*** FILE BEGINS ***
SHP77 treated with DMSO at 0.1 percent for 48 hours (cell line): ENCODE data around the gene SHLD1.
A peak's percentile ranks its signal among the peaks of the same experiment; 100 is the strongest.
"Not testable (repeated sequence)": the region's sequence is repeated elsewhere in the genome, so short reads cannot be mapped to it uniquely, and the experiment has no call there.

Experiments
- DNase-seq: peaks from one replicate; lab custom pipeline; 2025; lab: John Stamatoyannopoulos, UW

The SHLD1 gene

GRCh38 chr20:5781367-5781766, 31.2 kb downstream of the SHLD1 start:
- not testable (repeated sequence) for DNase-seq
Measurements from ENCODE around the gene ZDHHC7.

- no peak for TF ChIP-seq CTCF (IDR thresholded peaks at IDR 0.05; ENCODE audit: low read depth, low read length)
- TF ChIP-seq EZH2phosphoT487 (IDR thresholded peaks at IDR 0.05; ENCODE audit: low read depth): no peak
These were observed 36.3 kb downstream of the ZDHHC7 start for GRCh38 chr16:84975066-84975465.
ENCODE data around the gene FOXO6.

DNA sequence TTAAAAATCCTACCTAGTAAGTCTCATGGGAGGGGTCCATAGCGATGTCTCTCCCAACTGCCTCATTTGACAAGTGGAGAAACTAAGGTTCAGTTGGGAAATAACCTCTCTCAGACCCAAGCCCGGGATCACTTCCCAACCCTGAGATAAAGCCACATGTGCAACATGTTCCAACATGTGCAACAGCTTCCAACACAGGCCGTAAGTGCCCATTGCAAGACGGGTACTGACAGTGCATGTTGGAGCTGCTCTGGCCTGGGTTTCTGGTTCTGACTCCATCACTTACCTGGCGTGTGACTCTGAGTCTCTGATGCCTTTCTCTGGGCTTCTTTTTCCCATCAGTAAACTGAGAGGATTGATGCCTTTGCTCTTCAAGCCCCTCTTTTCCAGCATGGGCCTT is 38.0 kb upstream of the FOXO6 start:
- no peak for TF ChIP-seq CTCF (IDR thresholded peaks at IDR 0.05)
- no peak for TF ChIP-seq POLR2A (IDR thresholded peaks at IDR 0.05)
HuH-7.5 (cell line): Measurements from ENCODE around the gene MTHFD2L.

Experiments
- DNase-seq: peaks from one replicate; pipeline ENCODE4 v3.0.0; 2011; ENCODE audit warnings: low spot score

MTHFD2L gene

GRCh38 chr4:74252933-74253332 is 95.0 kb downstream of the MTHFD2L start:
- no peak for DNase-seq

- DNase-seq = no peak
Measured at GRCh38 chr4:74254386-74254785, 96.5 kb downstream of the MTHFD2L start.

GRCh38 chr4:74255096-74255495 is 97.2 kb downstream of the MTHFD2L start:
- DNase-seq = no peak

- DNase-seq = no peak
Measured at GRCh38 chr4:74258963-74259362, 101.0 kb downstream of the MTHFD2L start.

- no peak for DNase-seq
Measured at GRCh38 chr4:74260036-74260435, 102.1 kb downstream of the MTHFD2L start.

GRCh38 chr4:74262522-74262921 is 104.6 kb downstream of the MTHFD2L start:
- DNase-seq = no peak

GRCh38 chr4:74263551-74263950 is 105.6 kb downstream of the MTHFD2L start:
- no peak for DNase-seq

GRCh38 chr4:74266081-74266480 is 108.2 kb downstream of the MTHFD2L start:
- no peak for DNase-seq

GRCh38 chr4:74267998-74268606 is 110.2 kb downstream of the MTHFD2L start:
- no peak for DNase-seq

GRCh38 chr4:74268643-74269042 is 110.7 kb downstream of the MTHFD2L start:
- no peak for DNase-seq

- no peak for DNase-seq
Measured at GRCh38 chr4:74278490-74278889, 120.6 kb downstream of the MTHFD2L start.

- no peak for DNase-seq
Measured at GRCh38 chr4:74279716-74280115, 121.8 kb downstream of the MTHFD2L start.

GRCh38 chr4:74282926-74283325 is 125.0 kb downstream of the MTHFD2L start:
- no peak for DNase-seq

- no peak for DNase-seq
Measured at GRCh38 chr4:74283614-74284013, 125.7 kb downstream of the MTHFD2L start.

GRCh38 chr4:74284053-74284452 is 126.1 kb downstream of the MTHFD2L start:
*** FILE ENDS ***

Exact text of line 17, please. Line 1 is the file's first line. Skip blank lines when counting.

HuH-7.5 (cell line): Measurements from ENCODE around the gene MTHFD2L.